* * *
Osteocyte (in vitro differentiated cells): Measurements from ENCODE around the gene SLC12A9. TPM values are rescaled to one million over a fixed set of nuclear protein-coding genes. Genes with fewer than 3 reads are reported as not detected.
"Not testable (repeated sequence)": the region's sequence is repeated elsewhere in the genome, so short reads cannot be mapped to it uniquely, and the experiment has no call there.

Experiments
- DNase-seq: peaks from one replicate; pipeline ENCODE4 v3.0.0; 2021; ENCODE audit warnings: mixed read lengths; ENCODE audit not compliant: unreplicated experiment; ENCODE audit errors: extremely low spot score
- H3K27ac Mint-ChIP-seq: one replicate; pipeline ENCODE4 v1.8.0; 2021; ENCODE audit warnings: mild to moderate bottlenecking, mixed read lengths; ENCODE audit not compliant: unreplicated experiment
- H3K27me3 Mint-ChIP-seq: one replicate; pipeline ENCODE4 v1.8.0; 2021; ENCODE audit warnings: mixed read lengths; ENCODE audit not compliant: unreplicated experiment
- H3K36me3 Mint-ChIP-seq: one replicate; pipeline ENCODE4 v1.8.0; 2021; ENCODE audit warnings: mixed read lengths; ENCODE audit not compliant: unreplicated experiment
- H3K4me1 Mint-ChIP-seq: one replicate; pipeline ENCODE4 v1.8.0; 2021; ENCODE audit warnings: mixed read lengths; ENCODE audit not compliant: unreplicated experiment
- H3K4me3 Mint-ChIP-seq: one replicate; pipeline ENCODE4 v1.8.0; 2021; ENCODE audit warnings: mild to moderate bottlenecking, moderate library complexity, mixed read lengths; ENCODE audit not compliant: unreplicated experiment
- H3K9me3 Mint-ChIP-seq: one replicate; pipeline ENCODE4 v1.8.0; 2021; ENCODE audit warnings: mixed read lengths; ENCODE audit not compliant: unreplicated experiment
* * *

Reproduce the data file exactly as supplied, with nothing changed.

Osteocyte (in vitro differentiated cells): Measurements from ENCODE around the gene SLC12A9. TPM values are rescaled to one million over a fixed set of nuclear protein-coding genes. Genes with fewer than 3 reads are reported as not detected.
"Not testable (repeated sequence)": the region's sequence is repeated elsewhere in the genome, so short reads cannot be mapped to it uniquely, and the experiment has no call there.

Experiments
- DNase-seq: peaks from one replicate; pipeline ENCODE4 v3.0.0; 2021; ENCODE audit warnings: mixed read lengths; ENCODE audit not compliant: unreplicated experiment; ENCODE audit errors: extremely low spot score
- H3K27ac Mint-ChIP-seq: one replicate; pipeline ENCODE4 v1.8.0; 2021; ENCODE audit warnings: mild to moderate bottlenecking, mixed read lengths; ENCODE audit not compliant: unreplicated experiment
- H3K27me3 Mint-ChIP-seq: one replicate; pipeline ENCODE4 v1.8.0; 2021; ENCODE audit warnings: mixed read lengths; ENCODE audit not compliant: unreplicated experiment
- H3K36me3 Mint-ChIP-seq: one replicate; pipeline ENCODE4 v1.8.0; 2021; ENCODE audit warnings: mixed read lengths; ENCODE audit not compliant: unreplicated experiment
- H3K4me1 Mint-ChIP-seq: one replicate; pipeline ENCODE4 v1.8.0; 2021; ENCODE audit warnings: mixed read lengths; ENCODE audit not compliant: unreplicated experiment
- H3K4me3 Mint-ChIP-seq: one replicate; pipeline ENCODE4 v1.8.0; 2021; ENCODE audit warnings: mild to moderate bottlenecking, moderate library complexity, mixed read lengths; ENCODE audit not compliant: unreplicated experiment
- H3K9me3 Mint-ChIP-seq: one replicate; pipeline ENCODE4 v1.8.0; 2021; ENCODE audit warnings: mixed read lengths; ENCODE audit not compliant: unreplicated experiment